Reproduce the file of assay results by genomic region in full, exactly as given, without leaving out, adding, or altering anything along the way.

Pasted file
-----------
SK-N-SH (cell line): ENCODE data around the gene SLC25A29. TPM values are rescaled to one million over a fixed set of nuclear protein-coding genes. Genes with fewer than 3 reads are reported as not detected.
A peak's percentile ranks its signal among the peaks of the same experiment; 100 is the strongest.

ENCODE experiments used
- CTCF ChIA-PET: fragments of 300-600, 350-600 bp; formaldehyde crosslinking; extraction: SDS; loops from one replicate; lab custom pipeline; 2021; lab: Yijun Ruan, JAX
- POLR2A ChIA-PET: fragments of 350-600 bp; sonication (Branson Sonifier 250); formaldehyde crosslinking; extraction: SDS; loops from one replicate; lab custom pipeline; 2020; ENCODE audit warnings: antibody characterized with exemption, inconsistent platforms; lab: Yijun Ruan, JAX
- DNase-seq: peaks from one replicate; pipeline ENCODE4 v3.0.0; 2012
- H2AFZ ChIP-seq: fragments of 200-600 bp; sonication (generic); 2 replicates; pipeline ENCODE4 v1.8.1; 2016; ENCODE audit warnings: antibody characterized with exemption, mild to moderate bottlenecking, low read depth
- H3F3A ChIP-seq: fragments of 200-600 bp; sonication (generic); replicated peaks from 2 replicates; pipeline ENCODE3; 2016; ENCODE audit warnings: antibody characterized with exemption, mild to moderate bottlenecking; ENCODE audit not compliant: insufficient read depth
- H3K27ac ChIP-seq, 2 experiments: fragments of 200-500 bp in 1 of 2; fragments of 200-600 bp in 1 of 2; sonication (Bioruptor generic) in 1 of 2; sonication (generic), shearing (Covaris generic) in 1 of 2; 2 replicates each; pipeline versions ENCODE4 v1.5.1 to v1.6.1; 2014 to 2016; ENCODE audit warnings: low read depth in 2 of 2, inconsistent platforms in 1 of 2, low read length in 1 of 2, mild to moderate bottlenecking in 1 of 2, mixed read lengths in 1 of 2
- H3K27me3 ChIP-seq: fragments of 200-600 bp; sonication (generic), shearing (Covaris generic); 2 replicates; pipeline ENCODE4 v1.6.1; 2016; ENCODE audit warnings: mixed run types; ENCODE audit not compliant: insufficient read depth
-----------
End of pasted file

SK-N-SH (cell line): ENCODE data around the gene SLC25A29. TPM values are rescaled to one million over a fixed set of nuclear protein-coding genes. Genes with fewer than 3 reads are reported as not detected.
A peak's percentile ranks its signal among the peaks of the same experiment; 100 is the strongest.

ENCODE experiments used
- CTCF ChIA-PET: fragments of 300-600, 350-600 bp; formaldehyde crosslinking; extraction: SDS; loops from one replicate; lab custom pipeline; 2021; lab: Yijun Ruan, JAX
- POLR2A ChIA-PET: fragments of 350-600 bp; sonication (Branson Sonifier 250); formaldehyde crosslinking; extraction: SDS; loops from one replicate; lab custom pipeline; 2020; ENCODE audit warnings: antibody characterized with exemption, inconsistent platforms; lab: Yijun Ruan, JAX
- DNase-seq: peaks from one replicate; pipeline ENCODE4 v3.0.0; 2012
- H2AFZ ChIP-seq: fragments of 200-600 bp; sonication (generic); 2 replicates; pipeline ENCODE4 v1.8.1; 2016; ENCODE audit warnings: antibody characterized with exemption, mild to moderate bottlenecking, low read depth
- H3F3A ChIP-seq: fragments of 200-600 bp; sonication (generic); replicated peaks from 2 replicates; pipeline ENCODE3; 2016; ENCODE audit warnings: antibody characterized with exemption, mild to moderate bottlenecking; ENCODE audit not compliant: insufficient read depth
- H3K27ac ChIP-seq, 2 experiments: fragments of 200-500 bp in 1 of 2; fragments of 200-600 bp in 1 of 2; sonication (Bioruptor generic) in 1 of 2; sonication (generic), shearing (Covaris generic) in 1 of 2; 2 replicates each; pipeline versions ENCODE4 v1.5.1 to v1.6.1; 2014 to 2016; ENCODE audit warnings: low read depth in 2 of 2, inconsistent platforms in 1 of 2, low read length in 1 of 2, mild to moderate bottlenecking in 1 of 2, mixed read lengths in 1 of 2
- H3K27me3 ChIP-seq: fragments of 200-600 bp; sonication (generic), shearing (Covaris generic); 2 replicates; pipeline ENCODE4 v1.6.1; 2016; ENCODE audit warnings: mixed run types; ENCODE audit not compliant: insufficient read depth